On Monday evening of Holy Week, we remember that on this day the religious leaders, motivated by envy, strike a deal with Judas, motivated by love of money, to betray Jesus. The hymns, however, reflect mostly on the parables of Matthew 25. These parables are the heart of the Orthodox Christian understanding of how we ought to relate to God and neighbour in order to cooperate with God’s saving Grace. Consider, for example, the following hymn in which various ways are presented by which a person can increase the ‘talent’ of Grace given to them. It is particularly noteworthy that there is not just one way to cooperate with God’s Grace. We each have been given ways to glorify God and love our neighbour unique to us, and these we must ply.
Come, you faithful, and let us serve the Master eagerly, for He gives riches to His servants. Each of us according to the measure that we have received, let us increase the talent of grace. Let one gain wisdom through good deeds; let another celebrate the Liturgy with beauty; let another share his faith by preaching to the uninstructed; let another give his wealth to the poor. So shall we increase what is entrusted to us, and as faithful stewards of His grace we shall be counted worthy of the Master’s joy. Bestow this joy upon us, Christ our God, in your love for mankind.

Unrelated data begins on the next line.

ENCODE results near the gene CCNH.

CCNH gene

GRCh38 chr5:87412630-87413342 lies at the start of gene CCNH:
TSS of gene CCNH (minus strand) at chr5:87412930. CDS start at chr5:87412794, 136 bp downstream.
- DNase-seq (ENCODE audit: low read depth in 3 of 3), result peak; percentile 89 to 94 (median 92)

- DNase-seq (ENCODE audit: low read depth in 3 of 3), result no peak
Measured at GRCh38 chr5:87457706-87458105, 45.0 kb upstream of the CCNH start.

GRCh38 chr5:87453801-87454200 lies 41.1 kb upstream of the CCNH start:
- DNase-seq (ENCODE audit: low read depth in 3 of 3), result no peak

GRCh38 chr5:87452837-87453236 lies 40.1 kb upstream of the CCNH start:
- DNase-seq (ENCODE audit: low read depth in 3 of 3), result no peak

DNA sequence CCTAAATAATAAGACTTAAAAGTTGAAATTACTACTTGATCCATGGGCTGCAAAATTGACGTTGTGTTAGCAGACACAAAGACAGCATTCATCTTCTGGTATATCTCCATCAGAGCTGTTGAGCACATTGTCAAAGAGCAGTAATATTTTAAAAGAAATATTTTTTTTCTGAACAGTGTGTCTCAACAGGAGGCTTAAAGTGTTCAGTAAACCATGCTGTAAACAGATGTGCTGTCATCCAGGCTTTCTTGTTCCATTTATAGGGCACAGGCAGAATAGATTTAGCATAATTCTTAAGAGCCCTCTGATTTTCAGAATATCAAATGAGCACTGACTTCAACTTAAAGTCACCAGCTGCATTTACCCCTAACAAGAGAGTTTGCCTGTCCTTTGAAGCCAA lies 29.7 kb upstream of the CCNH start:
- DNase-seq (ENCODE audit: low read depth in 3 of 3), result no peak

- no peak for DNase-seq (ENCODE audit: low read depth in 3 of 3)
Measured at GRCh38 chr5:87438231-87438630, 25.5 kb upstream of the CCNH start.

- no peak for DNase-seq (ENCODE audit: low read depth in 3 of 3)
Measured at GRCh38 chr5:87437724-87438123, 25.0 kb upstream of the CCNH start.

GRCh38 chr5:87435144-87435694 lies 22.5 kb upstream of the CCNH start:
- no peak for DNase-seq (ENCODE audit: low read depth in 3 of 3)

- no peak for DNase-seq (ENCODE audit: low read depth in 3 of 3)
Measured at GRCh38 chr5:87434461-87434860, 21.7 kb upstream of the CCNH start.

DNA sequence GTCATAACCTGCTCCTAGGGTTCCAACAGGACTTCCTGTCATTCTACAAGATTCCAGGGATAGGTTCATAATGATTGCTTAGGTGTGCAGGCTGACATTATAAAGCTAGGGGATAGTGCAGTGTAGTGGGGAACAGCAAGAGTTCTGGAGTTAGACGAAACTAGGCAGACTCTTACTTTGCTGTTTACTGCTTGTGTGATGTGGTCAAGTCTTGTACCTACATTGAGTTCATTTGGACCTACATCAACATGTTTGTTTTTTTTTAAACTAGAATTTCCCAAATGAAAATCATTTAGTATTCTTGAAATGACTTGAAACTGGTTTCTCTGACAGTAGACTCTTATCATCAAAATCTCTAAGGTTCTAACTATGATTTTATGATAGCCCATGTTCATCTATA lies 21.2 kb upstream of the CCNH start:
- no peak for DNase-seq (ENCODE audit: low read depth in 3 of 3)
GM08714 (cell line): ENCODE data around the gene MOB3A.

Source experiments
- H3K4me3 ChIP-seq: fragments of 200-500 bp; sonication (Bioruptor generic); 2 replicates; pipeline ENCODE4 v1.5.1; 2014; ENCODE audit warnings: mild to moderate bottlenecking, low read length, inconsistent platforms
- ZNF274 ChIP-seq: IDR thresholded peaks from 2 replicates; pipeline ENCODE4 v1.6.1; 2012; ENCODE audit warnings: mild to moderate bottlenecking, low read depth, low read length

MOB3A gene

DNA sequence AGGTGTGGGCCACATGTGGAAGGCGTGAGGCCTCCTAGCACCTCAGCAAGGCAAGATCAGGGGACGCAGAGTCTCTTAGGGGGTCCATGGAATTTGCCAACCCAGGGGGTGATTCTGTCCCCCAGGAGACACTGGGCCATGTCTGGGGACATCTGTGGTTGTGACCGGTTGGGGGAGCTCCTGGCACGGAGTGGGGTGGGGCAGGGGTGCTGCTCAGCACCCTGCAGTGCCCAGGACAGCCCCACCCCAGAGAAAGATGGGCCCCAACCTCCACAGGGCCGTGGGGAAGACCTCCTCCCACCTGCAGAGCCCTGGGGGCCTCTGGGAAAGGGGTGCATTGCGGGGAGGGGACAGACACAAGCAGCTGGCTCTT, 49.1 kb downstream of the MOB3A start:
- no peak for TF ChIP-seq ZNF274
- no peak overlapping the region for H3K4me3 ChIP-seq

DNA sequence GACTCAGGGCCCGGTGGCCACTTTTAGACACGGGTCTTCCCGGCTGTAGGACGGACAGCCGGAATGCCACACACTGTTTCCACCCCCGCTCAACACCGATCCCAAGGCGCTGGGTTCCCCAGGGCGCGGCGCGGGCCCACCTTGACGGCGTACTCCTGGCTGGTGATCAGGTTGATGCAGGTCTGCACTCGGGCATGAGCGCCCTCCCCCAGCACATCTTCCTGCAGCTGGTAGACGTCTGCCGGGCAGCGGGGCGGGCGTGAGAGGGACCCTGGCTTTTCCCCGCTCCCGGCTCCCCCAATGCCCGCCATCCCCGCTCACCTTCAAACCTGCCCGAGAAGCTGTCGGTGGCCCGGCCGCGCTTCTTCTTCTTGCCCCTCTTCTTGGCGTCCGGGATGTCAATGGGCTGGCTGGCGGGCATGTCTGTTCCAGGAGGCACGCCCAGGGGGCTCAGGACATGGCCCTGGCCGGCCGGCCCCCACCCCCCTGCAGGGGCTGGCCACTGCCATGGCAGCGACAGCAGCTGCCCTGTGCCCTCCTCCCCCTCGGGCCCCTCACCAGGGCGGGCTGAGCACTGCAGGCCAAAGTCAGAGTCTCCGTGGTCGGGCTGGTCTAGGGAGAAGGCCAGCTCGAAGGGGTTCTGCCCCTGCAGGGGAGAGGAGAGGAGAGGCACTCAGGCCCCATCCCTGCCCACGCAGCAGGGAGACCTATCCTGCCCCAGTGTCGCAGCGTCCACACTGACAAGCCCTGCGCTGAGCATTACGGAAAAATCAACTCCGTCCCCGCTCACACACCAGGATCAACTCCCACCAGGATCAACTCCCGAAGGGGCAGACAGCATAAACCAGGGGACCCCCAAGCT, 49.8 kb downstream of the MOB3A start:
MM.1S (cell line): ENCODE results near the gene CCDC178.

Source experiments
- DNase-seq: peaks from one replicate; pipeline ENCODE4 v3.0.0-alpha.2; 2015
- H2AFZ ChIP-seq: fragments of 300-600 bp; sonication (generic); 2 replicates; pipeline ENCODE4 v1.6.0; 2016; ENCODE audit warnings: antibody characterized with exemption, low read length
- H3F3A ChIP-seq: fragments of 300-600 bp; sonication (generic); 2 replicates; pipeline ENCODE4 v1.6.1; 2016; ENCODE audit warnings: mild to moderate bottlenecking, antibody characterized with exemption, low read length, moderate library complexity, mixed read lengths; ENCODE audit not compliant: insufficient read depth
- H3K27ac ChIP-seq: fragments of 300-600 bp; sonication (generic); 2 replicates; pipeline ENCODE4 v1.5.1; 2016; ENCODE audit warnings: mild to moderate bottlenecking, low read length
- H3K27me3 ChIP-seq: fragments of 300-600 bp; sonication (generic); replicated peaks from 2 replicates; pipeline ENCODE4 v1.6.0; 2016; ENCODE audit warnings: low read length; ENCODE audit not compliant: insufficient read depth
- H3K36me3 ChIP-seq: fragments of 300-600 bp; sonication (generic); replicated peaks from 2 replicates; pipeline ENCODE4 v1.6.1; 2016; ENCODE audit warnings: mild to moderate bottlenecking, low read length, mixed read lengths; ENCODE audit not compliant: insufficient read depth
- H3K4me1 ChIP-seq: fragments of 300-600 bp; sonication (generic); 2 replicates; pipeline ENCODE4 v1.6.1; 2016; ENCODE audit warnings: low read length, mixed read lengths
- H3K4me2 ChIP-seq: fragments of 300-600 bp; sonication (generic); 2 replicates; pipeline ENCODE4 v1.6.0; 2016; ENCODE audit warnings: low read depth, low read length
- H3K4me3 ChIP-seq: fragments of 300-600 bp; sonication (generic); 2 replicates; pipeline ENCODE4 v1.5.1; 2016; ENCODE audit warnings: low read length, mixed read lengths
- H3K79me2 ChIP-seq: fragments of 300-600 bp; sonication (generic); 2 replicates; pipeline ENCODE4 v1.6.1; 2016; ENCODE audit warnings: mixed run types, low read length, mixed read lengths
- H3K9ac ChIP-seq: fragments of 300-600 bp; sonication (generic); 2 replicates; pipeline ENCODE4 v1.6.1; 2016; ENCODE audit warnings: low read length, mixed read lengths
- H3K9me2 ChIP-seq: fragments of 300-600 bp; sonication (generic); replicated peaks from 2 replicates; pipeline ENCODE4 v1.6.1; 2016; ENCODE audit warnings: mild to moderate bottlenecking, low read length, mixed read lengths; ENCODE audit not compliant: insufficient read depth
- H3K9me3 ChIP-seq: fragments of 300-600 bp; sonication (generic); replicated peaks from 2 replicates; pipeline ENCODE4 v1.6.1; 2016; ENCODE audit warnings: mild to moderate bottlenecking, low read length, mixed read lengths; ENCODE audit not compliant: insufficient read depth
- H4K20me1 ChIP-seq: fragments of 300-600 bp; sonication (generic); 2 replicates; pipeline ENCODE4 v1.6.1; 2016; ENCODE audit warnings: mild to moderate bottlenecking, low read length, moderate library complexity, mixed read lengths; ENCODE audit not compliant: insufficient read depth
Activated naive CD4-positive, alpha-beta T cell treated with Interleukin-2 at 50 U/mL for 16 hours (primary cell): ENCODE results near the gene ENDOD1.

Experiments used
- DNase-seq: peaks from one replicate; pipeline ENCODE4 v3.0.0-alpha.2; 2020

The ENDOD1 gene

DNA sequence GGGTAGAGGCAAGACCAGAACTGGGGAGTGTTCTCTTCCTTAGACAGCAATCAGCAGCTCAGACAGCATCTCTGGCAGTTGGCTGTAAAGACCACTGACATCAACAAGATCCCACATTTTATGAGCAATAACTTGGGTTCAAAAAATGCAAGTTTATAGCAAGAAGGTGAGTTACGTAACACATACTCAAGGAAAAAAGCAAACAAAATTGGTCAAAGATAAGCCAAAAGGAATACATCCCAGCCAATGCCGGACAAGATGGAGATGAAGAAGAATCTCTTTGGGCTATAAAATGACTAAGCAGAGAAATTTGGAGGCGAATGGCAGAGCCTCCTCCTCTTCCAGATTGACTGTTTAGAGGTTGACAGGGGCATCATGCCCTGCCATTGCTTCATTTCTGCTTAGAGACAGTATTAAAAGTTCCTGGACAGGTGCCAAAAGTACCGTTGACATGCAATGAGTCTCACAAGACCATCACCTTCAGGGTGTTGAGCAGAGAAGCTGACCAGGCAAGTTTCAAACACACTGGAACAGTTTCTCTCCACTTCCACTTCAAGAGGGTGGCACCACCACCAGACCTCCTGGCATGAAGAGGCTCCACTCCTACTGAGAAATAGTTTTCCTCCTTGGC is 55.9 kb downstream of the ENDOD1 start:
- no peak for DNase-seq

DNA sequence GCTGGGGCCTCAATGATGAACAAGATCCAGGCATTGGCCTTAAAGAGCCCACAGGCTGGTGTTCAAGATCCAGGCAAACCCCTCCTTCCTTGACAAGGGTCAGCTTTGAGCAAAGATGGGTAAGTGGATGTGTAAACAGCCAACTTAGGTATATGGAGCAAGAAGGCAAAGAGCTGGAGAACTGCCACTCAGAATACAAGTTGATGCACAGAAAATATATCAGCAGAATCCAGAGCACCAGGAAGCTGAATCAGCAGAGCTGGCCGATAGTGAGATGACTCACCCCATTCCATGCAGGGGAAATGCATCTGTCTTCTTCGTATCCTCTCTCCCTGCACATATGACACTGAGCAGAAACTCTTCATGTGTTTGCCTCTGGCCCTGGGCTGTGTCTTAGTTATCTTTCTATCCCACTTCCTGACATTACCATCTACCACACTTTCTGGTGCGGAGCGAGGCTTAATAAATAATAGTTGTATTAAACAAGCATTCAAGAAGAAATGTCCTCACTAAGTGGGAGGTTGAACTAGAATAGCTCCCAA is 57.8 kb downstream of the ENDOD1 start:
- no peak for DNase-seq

Another hymn from this service is particularly significant in that it is also the prayer said by anyone who enters the Altar area of a Church. Like many Orthodox prayers, it states a paradox and a tension that we constantly hold in our hearts and minds. On the one hand, we are unworthy, or rather worthy of just condemnation. On the other hand, we draw near to God (as best as we are able) trusting that the Judge loves all humanity and will cleans our souls and save us.
How shall I, the unworthy, dare to enter the brilliance of your holy place? If I venture to enter into the bridal chamber, my garment will denounce me, for it is not a wedding garment, and I shall be cast out bound by the angels. Cleanse, O Lord, the defilement of my soul, and save me, for you are the Lover of mankind.
Finally, it is helpful to keep in mind when we reflect on the parable of the wise and foolish virgins that all of them fell asleep. That is, even the wise were unable to be fully attentive to their salvation. So what then is the difference between the wise and the foolish? The difference is that the wise brought extra oil. The word ‘oil,’ in Greek, is a near synonym of the word ‘mercy.’ Many Orthodox commentators have pointed out that one of the lessons of this parable is that while ascetic practice is important (virginity), mercy shown to our brothers and sisters is what separates the wise from the foolish. May God grant us His wisdom.